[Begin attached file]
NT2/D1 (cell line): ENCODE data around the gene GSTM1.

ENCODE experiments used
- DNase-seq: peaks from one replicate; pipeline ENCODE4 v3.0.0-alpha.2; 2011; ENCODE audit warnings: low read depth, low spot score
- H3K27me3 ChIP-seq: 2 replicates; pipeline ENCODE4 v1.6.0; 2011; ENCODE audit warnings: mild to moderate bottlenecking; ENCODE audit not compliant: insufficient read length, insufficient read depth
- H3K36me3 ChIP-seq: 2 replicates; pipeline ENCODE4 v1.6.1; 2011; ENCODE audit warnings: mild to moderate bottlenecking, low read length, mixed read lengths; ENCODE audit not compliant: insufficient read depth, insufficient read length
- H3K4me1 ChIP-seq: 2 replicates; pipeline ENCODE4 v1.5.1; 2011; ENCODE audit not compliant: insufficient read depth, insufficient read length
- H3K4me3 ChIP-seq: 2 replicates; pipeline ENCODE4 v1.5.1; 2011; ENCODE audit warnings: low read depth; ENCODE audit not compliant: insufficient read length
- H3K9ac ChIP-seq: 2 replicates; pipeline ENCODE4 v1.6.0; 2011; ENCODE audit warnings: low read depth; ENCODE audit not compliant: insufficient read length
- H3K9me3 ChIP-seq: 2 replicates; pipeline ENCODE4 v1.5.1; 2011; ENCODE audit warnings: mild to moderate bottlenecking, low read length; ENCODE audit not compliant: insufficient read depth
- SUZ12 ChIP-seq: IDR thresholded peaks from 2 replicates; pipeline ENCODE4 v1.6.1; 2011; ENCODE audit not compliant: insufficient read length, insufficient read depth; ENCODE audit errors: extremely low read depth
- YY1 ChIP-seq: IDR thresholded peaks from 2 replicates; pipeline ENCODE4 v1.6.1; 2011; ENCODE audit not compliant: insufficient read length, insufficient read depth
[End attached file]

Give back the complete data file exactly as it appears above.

NT2/D1 (cell line): ENCODE data around the gene GSTM1.

ENCODE experiments used
- DNase-seq: peaks from one replicate; pipeline ENCODE4 v3.0.0-alpha.2; 2011; ENCODE audit warnings: low read depth, low spot score
- H3K27me3 ChIP-seq: 2 replicates; pipeline ENCODE4 v1.6.0; 2011; ENCODE audit warnings: mild to moderate bottlenecking; ENCODE audit not compliant: insufficient read length, insufficient read depth
- H3K36me3 ChIP-seq: 2 replicates; pipeline ENCODE4 v1.6.1; 2011; ENCODE audit warnings: mild to moderate bottlenecking, low read length, mixed read lengths; ENCODE audit not compliant: insufficient read depth, insufficient read length
- H3K4me1 ChIP-seq: 2 replicates; pipeline ENCODE4 v1.5.1; 2011; ENCODE audit not compliant: insufficient read depth, insufficient read length
- H3K4me3 ChIP-seq: 2 replicates; pipeline ENCODE4 v1.5.1; 2011; ENCODE audit warnings: low read depth; ENCODE audit not compliant: insufficient read length
- H3K9ac ChIP-seq: 2 replicates; pipeline ENCODE4 v1.6.0; 2011; ENCODE audit warnings: low read depth; ENCODE audit not compliant: insufficient read length
- H3K9me3 ChIP-seq: 2 replicates; pipeline ENCODE4 v1.5.1; 2011; ENCODE audit warnings: mild to moderate bottlenecking, low read length; ENCODE audit not compliant: insufficient read depth
- SUZ12 ChIP-seq: IDR thresholded peaks from 2 replicates; pipeline ENCODE4 v1.6.1; 2011; ENCODE audit not compliant: insufficient read length, insufficient read depth; ENCODE audit errors: extremely low read depth
- YY1 ChIP-seq: IDR thresholded peaks from 2 replicates; pipeline ENCODE4 v1.6.1; 2011; ENCODE audit not compliant: insufficient read length, insufficient read depth